National broadcaster’s posturings are ever more ridiculous
Mary Ward was a pioneer of women’s education. She spoke of the importance that women’s education represented. Mary Ward stated that if women were given the same opportunities, there would cease to be a difference between men and women. As a former Loreto student, educated under the fruits of her labour, I believe in her mission wholeheartedly. However, I’m sure even she would not have been a proponent of the educational videos the public broadcaster has begun disseminating.
A few weeks ago, the national broadcaster, the taxpayer-funded ABC, created a clip under its ABCQueer banner providing information and advice around predominantly female masturbation.
Now whilst not a great supporter of the content myself, I am aware that health advice should be delivered to young people in a way that they can engage with and are likely to consume. However, this is where my comments have been deliberately misconstrued. What I predominantly took issue with was the source of the funding for ABCQueer.
After a pilot, the ABCQueer banner was moved under the ABC Regional and Local banner. For every rural and regional Australian who relies heavily on their local ABC, this represents a massive disconnection between their needs and the broadcaster.
It forms part of a broader agenda within the ABC that no longer reflects our society. In the past census, it was found that 0.9 per cent of all Australian couples were same sex couples. Other studies estimate the total LGBTIQ+ community represents just over 3 per cent of the population. Comparatively, in the last census, 20 per cent of Australians identified as Catholic.
Now I agree that there should be content for every community. I am in fact a very big supporter of the LGBTIQ+ community; anyone who knows me can attest to that. However, I am also a mother of three children, one of whom is autistic, who lived, for a period, 80kms west of Moree on a cotton farm.
We relied on the ABC at times to provide information to us on the farm – especially around weather reports and commodity markets.
Speaking to the broader point, however, content for those of the Catholic faith is lacking. Certainly, it is not in any way proportionate to the size of the population who identify as Catholic. In fact, for people of faith, the ABC provides very little and often delivers programs that seek to mock or diminish, instead of providing genuine content to the community.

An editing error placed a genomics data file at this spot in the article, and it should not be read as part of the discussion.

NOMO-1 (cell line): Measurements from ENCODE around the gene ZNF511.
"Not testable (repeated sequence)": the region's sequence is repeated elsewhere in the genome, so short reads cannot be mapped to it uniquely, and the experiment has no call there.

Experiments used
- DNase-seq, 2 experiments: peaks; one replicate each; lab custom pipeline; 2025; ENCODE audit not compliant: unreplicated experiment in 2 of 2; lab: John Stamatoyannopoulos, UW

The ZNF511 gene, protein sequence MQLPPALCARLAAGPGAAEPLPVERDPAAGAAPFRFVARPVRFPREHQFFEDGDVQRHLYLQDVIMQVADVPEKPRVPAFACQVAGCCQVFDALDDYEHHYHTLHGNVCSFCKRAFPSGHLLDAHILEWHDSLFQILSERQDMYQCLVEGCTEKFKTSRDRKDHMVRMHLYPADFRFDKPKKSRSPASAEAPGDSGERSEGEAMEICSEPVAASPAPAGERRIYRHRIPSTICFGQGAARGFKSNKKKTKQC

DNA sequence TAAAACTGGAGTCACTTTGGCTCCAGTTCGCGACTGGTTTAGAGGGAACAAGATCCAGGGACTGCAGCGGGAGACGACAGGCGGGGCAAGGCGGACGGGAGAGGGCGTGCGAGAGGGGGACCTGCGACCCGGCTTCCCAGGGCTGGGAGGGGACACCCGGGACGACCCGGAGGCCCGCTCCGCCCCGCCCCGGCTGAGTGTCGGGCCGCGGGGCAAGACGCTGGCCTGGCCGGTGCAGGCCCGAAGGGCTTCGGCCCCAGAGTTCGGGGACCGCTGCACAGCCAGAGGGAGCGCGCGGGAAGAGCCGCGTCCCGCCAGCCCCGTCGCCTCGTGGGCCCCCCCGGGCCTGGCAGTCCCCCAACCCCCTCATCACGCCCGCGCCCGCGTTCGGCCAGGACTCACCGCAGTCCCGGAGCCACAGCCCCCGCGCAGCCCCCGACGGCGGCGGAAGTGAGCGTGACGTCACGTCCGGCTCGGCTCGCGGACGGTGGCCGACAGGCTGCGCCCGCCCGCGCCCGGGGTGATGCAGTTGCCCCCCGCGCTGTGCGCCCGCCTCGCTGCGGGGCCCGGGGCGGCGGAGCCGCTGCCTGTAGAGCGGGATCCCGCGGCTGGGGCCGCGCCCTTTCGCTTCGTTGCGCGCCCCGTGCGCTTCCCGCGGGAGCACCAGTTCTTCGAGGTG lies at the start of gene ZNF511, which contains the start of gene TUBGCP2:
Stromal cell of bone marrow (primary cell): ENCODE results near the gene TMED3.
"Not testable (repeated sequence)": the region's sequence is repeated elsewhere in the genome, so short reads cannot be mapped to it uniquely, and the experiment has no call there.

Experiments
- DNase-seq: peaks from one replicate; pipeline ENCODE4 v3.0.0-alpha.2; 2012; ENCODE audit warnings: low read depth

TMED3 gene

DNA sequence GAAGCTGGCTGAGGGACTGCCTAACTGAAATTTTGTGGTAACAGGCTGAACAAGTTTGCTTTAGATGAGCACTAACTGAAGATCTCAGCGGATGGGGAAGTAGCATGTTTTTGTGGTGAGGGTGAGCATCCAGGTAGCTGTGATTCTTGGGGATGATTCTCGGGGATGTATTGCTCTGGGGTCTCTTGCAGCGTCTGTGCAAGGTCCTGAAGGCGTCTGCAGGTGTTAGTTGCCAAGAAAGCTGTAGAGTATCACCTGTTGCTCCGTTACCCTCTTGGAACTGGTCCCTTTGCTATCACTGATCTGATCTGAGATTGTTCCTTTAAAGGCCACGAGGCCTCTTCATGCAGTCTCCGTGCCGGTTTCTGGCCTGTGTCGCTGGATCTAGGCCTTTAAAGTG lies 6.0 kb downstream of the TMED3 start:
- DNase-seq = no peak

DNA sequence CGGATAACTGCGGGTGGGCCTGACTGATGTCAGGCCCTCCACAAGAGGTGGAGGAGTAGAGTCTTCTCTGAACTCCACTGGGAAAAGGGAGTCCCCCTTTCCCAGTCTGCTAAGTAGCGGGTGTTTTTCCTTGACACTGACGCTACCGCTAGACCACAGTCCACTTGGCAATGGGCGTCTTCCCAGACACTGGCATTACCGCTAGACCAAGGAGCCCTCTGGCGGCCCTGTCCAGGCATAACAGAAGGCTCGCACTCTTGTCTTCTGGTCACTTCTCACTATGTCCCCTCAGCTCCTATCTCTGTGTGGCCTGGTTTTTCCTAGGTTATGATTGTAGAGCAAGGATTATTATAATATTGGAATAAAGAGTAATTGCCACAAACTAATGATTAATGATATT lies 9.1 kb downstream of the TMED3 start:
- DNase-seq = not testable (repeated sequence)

… the ABC created a clip under its ABCQueer banner providing information around predominantly female masturbation.” – Senator Holly Hughes
For example, the ABC was more than happy to belittle the faith of former Prime Minister Scott Morrison.
The ABC is funded by every Australian and should be for every Australian. However, this shift has also been a characteristic of the modern left in Australia, in which the ABC is increasingly becoming entrenched. Unfortunately, even the Labor Party, a supposedly centre-left political party, has seemingly lost respect for our Christian traditions.
As reported by various news sources, Senator Sue Lines, the new President of the Senate, believes that the Lord’s Prayer should no longer be recited in the chamber. This, in the backdrop of Labor’s decision to torpedo the Coalition’s religious discrimination legislation, represents a fundamental disconnect between the left and people of faith.
It is highly disappointing that the Labor Party, which represents some of the most religiously diverse electorates in the country, has decided to move in this direction. People of faith across the country believe that the party is no longer willing to champion religious values. I would like to assure those reading and other people of faith that those on my side of politics, the Coalition, will always stand up for religious values.
The right to practice your religion free from discrimination, harassment or violence is an important pillar of our society. The Liberals and Nationals created and introduced the religious discrimination legislation, which would have provided key protections to religious people. Protections that many already respect in day-to-day life.
We believed enshrining these commitments in law was just as important as existing discrimination legislation which protects people with disabilities, elderly people, and others. Simply, we sought to do the same for people of faith as we had already done for other communities in our country.
Whilst that legislation was unfortunately opposed and defeated by those on the left, we won’t stop fighting on behalf of people of faith and we will always stick up for your right to practice your religion free from persecution, harassment, or discrimination in this country.
Holly Hughes is a Liberal Senator for NSW